Watch out for stealth denials

In addition to discussing legal issues, I am also going to try to illustrate some of the managed care behavior that we are seeing out in the field.

One particularly troubling recent development is the use of stealth denials that never generate a denial letter or indeed any formal record at all.  The most common form of stealth denial is a decision that denies reimbursement for needed services but simultaneously authorizes a lower level of care or fewer units of service (for example, a facility calls to request residential addiction treatment, and the managed care company approves an intensive outpatient program).  These stealth denials can be difficult to spot (and even harder for regulators to track), because the written record will indicate only that care was approved.  All too often, facility personnel who are already stretched too thin simply accept the reduced care that is being offered.  To force this managed care stratagem out into the sunlight, treatment facility personnel need to remain singularly patient-focused, and need to ask the managed care company to cover what the patient needs.  Facility personnel also need to carefully document these requests in their records.

Providers should not, however, stop there.  Under the Affordable Care Act, there is a mandatory appeal process for any “adverse benefit determination,” and the term “adverse benefit determination” is a pretty broad one.  Basically, it includes any denial or refusal to authorize or pay for all the treatment that a patient or provider is requesting, and includes managed care decisions that authorize less than the amount of care requested.  It includes, in other words, stealth denials.  Both providers and patients have a right to challenge these stealth denials.  These denials need to be appealed, and appeal efforts need to be carefully documented.

Let’s Get This Law Enforced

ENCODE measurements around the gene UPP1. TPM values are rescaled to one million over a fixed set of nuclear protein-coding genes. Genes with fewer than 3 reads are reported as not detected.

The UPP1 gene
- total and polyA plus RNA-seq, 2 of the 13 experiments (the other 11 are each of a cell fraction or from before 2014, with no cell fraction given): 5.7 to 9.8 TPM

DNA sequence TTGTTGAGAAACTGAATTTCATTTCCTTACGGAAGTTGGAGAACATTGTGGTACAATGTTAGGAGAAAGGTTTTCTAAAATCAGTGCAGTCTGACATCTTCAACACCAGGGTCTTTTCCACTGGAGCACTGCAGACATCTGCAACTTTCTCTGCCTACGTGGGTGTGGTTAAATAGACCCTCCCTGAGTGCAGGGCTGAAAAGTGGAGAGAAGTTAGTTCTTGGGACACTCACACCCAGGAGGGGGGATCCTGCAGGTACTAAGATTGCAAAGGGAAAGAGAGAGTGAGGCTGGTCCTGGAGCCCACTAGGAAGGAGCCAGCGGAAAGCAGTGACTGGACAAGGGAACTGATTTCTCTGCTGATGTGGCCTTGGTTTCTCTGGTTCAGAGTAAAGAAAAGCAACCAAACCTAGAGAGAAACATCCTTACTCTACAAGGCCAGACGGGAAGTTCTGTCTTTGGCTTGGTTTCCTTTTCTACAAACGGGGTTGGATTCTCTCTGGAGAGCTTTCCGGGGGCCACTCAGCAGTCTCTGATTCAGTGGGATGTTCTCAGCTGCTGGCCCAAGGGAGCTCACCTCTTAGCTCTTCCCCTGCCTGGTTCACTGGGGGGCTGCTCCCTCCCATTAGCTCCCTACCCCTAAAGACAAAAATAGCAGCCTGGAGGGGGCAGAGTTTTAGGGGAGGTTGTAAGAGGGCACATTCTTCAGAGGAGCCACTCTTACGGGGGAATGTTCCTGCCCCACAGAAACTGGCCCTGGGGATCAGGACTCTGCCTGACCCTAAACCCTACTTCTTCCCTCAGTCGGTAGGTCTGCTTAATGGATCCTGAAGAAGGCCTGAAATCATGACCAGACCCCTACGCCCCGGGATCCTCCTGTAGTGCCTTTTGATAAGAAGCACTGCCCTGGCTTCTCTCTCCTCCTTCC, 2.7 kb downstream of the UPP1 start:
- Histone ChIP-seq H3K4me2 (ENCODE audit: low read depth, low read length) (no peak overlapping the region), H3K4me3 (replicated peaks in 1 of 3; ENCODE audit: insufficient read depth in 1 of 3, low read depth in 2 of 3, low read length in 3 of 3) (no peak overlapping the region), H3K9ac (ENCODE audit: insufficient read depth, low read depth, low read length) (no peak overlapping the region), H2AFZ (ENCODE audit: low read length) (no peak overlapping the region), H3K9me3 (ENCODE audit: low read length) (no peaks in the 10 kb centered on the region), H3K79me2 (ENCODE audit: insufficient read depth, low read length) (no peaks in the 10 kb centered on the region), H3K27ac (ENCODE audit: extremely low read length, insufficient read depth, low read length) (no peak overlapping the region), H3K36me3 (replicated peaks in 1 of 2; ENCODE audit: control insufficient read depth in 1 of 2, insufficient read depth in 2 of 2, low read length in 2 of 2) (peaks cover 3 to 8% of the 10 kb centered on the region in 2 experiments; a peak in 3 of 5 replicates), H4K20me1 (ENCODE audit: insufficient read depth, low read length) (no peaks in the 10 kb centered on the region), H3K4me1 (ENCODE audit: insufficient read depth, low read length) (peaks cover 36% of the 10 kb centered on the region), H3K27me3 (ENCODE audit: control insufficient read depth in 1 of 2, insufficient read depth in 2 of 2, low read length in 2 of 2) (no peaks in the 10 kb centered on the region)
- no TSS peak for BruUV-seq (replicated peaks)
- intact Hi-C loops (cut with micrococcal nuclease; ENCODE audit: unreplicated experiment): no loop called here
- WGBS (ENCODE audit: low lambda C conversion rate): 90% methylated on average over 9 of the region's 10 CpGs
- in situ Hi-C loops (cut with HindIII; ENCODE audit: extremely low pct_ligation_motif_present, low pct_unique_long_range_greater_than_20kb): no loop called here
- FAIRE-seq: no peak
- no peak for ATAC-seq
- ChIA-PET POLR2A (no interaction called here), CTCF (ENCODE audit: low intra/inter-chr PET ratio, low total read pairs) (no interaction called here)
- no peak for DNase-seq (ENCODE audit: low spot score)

Who is going to enforce the Mental Health Parity and Addiction Equity Act (“MHPAEA”)?  This is a pretty big question.

On paper the issue seems clear enough.  States have primary enforcement authority over health insurance issuers, with federal regulators stepping in if a State fails to enforce the law.  The Department of Labor’s Employee Benefits Security Administration (“EBSA”) has primary enforcement authority over the health plans of private employers, and the Department of Health and Human Services (“HHS”) has primary enforcement authority over the health plans of state and local governments.

But allocating enforcement authority between the States, HHS, and EBSA is turning out to be difficult, and with a couple of notable exceptions (most prominently California and New York), most State regulators are still cutting their teeth on MHPAEA enforcement.  The situation is not a whole lot better on the federal level:  we have not seen a lot of proactive activity, and HHS has expressly stated that the federal government may address identified violations by simply asking health plans to comply in the future.  That’s like a speeding ticket that consists of a polite request to not speed again — more a field day for dangerous drivers than a meaningful enforcement mechanism.

We can’t stand by and do nothing while our patients are harmed by unlawful conduct.  This blog will talk about some steps that providers and families can take to address MHPAEA violations and (just as important) protect vulnerable patients from MHPAEA violations.